Yeah, you heard me.
Weight Watchers US is offering a six-week free membership for teens between the ages of 13 and 17 this summer to encourage more children - because teenagers or not, they're still children - to lose weight. The aim is to boost customer loyalty, tying in with their goal of reaching 5million people on the Weight Watchers programme by 2020. In the words of the late Amy Winehouse, what kind of fuckery is this?
Following Oprah Winfrey's incredibly powerful speech at the Golden Globes, Weight Watchers' stocks are up, with a reported 16% jump since then. Despite her moving words, we seem to forget that Oprah is not just the entertainment mogul we've come to know and love — she also owns a 10% stake in the diet company, as well as sitting on the brand's board and being a Weight Watchers spokeswoman. Additionally, music producer DJ Khaled helped boost figures as it was announced that he was now a Freestyle partner and social media ambassador.
Teenagers love free shit. I, for example, wanted a free pen and strange fuzzy thing that was being given out at school when I was 14. Next thing I knew, I was an NHS organ donor. So if I, especially being the yoyo-dieting, eating disorder ridden, self-hating teen, was given the opportunity to get involved with a programme like Weight Watchers for free, I would've jumped at it like it was a slice of calorie-free chocolate cake (because back then, that was the dream).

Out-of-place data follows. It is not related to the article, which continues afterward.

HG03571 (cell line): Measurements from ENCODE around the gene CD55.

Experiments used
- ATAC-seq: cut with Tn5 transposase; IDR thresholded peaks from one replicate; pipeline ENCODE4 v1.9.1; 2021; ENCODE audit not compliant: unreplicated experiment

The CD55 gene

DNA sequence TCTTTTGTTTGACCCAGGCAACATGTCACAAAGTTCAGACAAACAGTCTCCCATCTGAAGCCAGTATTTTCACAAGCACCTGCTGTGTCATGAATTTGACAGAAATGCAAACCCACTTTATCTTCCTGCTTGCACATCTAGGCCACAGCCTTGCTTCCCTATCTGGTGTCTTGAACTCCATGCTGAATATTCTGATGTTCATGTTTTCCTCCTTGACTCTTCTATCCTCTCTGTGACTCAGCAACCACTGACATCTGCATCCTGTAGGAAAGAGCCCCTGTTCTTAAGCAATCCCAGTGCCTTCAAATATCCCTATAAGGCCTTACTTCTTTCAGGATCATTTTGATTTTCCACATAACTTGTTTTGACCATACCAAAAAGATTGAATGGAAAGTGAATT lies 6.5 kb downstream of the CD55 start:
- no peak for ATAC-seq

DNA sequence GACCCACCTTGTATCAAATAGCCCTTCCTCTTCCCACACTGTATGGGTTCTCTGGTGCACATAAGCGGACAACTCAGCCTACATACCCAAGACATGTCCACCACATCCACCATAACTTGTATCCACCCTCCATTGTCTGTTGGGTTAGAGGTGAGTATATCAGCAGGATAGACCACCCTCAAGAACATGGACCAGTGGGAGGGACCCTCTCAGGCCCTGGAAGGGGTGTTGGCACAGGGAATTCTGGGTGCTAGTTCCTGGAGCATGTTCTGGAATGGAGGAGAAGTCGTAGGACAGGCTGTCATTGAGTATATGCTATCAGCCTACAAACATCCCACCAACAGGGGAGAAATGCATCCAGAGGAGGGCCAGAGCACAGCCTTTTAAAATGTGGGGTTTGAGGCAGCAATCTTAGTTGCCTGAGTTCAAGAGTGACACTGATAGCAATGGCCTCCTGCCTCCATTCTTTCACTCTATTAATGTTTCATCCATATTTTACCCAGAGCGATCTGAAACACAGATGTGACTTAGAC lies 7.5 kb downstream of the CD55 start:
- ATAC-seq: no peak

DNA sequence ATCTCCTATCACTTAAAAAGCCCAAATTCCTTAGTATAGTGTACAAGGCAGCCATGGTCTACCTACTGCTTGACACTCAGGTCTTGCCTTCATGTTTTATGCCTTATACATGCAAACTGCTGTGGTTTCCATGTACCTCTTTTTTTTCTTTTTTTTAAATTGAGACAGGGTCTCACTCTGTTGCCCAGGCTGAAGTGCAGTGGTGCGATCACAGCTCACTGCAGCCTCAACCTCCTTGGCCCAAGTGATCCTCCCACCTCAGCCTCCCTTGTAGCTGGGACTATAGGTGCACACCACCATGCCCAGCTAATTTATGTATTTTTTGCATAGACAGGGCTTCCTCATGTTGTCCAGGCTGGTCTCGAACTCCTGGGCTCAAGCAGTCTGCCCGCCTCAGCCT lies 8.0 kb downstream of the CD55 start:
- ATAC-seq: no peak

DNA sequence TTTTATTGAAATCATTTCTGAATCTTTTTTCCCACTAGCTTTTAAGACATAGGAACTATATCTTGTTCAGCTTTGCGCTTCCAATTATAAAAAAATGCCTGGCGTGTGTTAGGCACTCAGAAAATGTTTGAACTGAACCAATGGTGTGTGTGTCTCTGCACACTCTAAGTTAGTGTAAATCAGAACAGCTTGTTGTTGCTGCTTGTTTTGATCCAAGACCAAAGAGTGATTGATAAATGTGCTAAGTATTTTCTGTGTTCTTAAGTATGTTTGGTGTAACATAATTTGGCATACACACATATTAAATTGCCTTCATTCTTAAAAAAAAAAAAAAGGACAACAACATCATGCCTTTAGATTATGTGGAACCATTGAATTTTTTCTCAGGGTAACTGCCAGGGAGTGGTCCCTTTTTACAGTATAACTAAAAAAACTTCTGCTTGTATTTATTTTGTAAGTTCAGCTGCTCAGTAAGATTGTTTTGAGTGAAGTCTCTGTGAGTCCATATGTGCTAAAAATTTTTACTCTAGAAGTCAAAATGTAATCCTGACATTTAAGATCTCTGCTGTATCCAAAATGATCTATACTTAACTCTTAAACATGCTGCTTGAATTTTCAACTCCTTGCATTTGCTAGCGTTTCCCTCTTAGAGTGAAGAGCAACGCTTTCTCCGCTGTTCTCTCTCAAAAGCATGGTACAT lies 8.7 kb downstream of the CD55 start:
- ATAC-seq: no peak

Why does a brand, who already capitalises off of the adult population by feeding them (no pun intended) with restrictive methods and an obsessive counting, feel the need to spread that into the most vulnerable age group of all? It's messed up. It's engraining the ideals of diet cultures into teenagers at a time where the decisions that they make can effectively shape the kind of person that they become.
This so-called 'initiative' and the potential impact that it can have on younger minds takes me back to reading Sarai Walker's Dietland, where protagonist Plum Kettle reflects on her teenage years under the influence of a restrictive diet plan and how it directly paved her way of thinking.
Luckily, so far at least, there's no sign of this coming over from the States and infiltrating teenage communities in the UK. And we're totally okay for it to stay that way. Here's hoping that Weight Watchers decide that they're making enough money as it is (they turned over $1.2bn in 2016) without targeting young people and potentially ruining their lives.